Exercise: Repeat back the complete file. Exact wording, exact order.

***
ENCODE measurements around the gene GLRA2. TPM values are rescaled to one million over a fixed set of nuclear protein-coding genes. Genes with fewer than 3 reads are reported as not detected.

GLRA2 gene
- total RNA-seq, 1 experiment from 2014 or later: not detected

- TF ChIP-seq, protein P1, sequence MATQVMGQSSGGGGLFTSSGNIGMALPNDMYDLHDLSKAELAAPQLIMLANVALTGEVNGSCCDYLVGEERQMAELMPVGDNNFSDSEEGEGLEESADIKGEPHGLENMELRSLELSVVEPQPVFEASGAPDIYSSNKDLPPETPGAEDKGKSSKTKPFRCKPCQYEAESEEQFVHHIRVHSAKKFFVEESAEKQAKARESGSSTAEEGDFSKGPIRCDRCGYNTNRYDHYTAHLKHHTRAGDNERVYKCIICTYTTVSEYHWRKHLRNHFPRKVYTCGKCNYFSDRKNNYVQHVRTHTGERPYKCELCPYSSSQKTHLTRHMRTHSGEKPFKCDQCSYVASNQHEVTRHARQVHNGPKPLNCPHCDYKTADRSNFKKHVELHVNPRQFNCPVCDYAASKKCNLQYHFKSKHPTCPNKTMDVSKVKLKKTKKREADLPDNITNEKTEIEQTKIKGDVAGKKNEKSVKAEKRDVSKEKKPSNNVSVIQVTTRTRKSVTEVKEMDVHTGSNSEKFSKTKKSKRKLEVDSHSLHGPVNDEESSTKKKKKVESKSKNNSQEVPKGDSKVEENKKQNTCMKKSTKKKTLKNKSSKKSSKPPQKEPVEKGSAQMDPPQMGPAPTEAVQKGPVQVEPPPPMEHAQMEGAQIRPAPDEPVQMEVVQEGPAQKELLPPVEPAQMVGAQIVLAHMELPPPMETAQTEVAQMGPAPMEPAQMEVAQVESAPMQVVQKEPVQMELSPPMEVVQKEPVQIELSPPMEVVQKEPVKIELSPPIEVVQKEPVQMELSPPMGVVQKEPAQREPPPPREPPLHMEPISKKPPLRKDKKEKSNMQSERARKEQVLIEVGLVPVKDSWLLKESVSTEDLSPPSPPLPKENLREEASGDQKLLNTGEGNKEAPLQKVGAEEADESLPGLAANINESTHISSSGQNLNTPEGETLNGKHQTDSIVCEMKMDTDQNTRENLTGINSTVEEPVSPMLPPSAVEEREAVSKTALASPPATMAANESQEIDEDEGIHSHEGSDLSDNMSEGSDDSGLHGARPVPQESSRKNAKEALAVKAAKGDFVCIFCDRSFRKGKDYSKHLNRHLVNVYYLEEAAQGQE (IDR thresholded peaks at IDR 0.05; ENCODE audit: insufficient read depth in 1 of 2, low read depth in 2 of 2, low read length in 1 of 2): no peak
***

ENCODE measurements around the gene GLRA2. TPM values are rescaled to one million over a fixed set of nuclear protein-coding genes. Genes with fewer than 3 reads are reported as not detected.

GLRA2 gene
- total RNA-seq, 1 experiment from 2014 or later: not detected

- TF ChIP-seq, protein P1, sequence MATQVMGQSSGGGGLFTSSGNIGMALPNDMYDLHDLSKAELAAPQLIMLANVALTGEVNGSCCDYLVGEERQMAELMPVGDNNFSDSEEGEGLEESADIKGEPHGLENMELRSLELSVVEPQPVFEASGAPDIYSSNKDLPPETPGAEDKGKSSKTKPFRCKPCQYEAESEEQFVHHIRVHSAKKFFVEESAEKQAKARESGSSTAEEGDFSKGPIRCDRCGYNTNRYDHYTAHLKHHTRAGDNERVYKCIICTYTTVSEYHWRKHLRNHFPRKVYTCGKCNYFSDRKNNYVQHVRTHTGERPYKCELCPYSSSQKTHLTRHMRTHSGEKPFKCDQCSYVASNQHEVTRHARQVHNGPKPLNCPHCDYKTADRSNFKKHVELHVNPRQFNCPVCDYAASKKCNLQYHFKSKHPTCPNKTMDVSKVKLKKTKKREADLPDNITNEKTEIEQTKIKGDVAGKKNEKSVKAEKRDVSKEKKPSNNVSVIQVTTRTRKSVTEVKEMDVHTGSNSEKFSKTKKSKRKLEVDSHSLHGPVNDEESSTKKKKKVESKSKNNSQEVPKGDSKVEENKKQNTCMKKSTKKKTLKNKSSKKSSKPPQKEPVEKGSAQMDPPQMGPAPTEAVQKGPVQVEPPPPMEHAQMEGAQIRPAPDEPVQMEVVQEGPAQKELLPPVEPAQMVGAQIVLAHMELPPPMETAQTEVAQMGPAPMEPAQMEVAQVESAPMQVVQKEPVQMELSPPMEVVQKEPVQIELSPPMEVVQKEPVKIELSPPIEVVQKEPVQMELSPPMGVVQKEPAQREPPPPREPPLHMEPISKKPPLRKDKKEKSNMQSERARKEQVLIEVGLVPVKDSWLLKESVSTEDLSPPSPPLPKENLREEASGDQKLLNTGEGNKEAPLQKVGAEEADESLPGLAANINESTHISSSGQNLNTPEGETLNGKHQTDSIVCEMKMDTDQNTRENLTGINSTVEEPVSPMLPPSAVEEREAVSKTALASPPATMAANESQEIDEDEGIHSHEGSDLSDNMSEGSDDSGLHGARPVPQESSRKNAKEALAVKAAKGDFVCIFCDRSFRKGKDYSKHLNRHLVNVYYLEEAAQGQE (IDR thresholded peaks at IDR 0.05; ENCODE audit: insufficient read depth in 1 of 2, low read depth in 2 of 2, low read length in 1 of 2): no peak